Saturday, 19 March 2011

Students, welcome to the jungle

“Welcome to the jungle,” Axl Rose chanted in 1987 about Kingston, Washington, as he realised how scary that strange town could be. Well, the 1980s have long passed, none of us shares the Axl Rose survival skills and London is certainly no Rural Town, USA. London embraces thousands of foreign students every year, most of whom in their early and innocent 20s, seeking a home away from home while adapting new lingual and cultural skills. Welcome to the jungle, version 2011, London, UK

Over the past 15 years, the number of Chinese students in the London School of Economics increased from 20 to more than 600. As a foreign student myself, I’m no stranger to the social anxiety one adopts in such a strange milieu. We come here to study, enrich our distant worlds and explore a new culture. But how much are we allowing ourselves to taste?

“I don’t see myself fitting in socially. Nada, Zero,” said Noga Kaplan, Tourism and Planning student at the University of Westminster, originally from Israel. “It’s a combination of having no opportunities and the locals not giving you a chance. I thought being in university would make me socialise with them, but it didn’t happen. They don’t share the same mindset.“

Noga wasn’t the only one facing the culture shock. Iranian student Talieh Zarezadeh told me of her experiences at South Thames College. “I honestly didn’t know how to talk to people or react to some of the things they said: are they kidding me or is it serious? Should I laugh or should I just listen to them?”

Thames Valley University music student, Julia Kalnobricka, from Latvia, experienced a more culturally suitable welcoming: “My first encounter with the culture was having drinks in a pub, at noon, which is weird. The local students were always bragging about how much they drank the night before. To them, for some reason, I seemed like a posh and extravagant stuck-up girl who doesn’t like them, which wasn’t the case.”

Apparently binge drinking is a consensus when it comes to British things one has to get used to. Mor Bakal, Israeli student at Goldsmiths College, told me: “Whenever we go out, it’s always drinking in a pub. It’s very British. I find it lovely, from a distant perspective. Like a need for a catalyst to express feelings and lose control. They all tell me they really want to see me get drunk – I don’t usually keep things inside, so I don’t feel I need this alcohol to let go. It’s nice every now and then, but I couldn’t do it too often. I’m not used to it.”

Daiki Ichikawa, Japanese student at Goldsmiths, sees it as a blessing: “I’m a typical Japanese character, so pretty shy. Pubs are a good opportunity for us to get friends, socialise.”

Julia isn’t particularly fond of “pub crawls”: “That’s just not for me. That’s a big difference between my culture and the British one: it’s all about getting drunk.” Indeed, a resistant liver is one of the most crucial things one must equip himself with when arriving to the Kingdom. But there is more to the British culture than alcohol. 
During the 1970s, the Chinese students living in a university residence in London shared one TV set with the British ones, and were only interested in watching current affairs. They set up a rota of guarding the TV from the British students, who wanted to watch football. But it seems like times have changed: most of the foreign students I talked to enjoy the ball chasing culture. Even girls: “It’s charming, being part of a community and belonging to a group,” said Mor.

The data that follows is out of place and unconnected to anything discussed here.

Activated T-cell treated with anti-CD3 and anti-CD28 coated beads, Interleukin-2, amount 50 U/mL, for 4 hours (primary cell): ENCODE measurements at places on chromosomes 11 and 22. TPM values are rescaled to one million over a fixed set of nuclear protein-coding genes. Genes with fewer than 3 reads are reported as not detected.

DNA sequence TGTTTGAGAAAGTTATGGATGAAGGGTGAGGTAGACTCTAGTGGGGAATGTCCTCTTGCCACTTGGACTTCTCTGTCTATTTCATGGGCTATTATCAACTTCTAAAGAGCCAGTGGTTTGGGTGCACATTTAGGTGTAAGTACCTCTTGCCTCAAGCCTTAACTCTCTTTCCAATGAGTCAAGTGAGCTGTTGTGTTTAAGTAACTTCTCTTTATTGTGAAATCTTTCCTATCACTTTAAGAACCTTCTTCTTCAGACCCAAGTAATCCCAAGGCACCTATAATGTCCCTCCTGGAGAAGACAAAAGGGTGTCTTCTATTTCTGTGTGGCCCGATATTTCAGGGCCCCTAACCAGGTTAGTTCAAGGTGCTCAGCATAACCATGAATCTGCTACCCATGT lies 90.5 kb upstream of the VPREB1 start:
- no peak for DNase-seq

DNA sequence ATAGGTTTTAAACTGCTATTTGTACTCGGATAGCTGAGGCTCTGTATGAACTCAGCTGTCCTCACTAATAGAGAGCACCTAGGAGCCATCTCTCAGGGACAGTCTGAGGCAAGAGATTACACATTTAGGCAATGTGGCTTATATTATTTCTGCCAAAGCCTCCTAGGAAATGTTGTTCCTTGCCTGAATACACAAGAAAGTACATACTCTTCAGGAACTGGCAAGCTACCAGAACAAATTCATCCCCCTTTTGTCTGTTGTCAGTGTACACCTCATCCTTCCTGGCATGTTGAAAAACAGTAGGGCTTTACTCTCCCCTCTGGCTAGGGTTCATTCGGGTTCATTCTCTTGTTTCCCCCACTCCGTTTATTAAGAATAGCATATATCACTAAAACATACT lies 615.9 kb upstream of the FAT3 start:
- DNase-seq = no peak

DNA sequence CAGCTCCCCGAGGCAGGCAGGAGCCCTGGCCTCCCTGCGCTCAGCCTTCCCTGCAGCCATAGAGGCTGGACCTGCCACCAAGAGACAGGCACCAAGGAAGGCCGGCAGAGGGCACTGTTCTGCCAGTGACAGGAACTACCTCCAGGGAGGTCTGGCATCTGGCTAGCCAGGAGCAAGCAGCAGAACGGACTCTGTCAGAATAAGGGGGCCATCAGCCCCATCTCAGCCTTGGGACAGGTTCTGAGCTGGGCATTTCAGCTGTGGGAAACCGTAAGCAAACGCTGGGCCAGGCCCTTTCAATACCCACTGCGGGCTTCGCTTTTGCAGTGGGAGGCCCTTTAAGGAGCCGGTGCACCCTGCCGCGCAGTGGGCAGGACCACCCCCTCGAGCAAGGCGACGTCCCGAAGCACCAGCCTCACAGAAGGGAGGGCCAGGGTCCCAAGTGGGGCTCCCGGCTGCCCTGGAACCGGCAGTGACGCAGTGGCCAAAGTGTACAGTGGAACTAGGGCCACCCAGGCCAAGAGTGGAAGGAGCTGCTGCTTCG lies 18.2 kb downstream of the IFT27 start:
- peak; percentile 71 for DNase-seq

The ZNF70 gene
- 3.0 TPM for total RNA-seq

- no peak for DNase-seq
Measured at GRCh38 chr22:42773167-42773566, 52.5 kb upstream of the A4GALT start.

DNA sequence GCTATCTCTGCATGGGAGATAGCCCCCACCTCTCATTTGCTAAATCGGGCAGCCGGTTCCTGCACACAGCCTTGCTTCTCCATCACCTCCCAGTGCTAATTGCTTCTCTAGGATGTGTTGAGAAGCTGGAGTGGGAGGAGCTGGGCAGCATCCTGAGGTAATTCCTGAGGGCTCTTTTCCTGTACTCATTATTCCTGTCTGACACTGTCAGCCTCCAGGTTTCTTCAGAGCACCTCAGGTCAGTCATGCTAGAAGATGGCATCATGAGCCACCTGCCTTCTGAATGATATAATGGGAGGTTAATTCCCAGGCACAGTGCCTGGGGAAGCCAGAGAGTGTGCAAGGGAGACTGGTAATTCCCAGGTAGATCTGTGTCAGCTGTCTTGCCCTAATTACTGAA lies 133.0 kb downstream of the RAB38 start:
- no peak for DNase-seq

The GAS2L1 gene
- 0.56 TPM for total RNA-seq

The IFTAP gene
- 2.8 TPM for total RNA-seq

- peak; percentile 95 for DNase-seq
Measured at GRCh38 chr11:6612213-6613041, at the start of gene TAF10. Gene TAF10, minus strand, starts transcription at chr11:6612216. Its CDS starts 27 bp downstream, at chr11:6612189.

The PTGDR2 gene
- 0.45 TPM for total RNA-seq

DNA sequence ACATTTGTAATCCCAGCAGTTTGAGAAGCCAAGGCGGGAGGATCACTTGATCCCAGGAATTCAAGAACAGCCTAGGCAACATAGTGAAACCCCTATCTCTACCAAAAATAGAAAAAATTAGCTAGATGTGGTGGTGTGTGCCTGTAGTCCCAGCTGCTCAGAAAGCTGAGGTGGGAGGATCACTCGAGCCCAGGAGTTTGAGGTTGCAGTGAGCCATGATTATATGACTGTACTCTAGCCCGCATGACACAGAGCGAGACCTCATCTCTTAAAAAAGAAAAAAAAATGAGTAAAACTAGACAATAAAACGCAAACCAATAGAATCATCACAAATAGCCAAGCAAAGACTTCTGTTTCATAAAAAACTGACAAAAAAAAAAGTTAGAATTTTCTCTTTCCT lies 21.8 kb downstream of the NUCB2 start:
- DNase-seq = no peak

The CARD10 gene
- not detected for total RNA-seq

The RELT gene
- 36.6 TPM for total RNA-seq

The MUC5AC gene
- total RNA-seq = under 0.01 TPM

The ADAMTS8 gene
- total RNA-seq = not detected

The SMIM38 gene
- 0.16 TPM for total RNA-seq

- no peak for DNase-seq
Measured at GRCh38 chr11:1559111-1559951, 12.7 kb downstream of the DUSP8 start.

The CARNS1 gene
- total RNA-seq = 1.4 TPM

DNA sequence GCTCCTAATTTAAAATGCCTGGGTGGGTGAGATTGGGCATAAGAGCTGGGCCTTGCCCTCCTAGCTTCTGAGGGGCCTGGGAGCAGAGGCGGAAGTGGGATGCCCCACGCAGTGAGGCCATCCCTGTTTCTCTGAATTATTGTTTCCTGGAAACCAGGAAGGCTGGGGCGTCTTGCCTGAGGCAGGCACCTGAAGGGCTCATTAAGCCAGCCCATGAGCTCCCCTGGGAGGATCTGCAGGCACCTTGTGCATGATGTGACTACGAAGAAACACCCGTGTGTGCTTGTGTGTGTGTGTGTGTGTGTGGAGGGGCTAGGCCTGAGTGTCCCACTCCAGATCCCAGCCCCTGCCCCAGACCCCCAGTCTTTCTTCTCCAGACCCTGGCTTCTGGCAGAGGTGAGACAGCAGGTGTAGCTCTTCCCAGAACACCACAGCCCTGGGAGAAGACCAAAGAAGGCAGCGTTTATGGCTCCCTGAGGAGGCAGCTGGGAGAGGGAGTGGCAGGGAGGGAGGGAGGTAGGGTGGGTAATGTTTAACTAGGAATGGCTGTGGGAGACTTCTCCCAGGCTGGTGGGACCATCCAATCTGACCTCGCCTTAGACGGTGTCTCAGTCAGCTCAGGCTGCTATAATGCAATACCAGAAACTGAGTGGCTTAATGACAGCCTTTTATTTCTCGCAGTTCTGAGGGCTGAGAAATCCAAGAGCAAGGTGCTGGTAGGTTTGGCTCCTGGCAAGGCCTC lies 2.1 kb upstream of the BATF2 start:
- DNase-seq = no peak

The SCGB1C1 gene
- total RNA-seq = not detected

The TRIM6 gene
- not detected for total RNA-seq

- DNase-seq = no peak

So, is it as scary as we make it out to be? Apparently the major difficulty for most foreign students is the language barrier, which makes them seem less accessible to the locals. “Nobody likes waiting until the other person gets a sentence out,” Noga testified, understandingly. “It’s tiring.”

But the cultural barriers go beyond that. “Even though I speak English, the whole mentality is hard to get into,” said Nicole Micha, design student from Greece. “They have their own slang and celebrities, which I don’t know, so I don’t always get the jokes,” Noga added. “I copied them by observing them,” Talieh explained her way of coping, “researching words like ‘chav’ and ’posh’.”

Accordingly, the famous British “quiz nights”, where us students might find ourselves sometimes, socialising with the locals, could be tricky. “I refuse doing pub quizzes because I didn’t grow up here,” Julia explained, “so I don’t know the TV personalities and politicians. My British friends don’t realise it, as I spend a lot of time with them so in their minds I’m one of them.”

And yet, at the end of the day, this forging experience is invigorating. As Nicole stated, “you learn something new all the time.” Talieh even increased her appetite to go around the world and experience different cultures. “I haven’t had this feeling before I came to London,” she admitted.

So maybe not all of us always fit in, or it might just take more time than we expected. One thing is for sure– the best way to survive the jungle is to fully engage in it. And don’t forget to have fun.


  1. Great article! captivating writing.
    I'm your first and new aficionado.

  2. Great writing, Iris!
    Love, Adela

  3. Both article and it's presentation are great.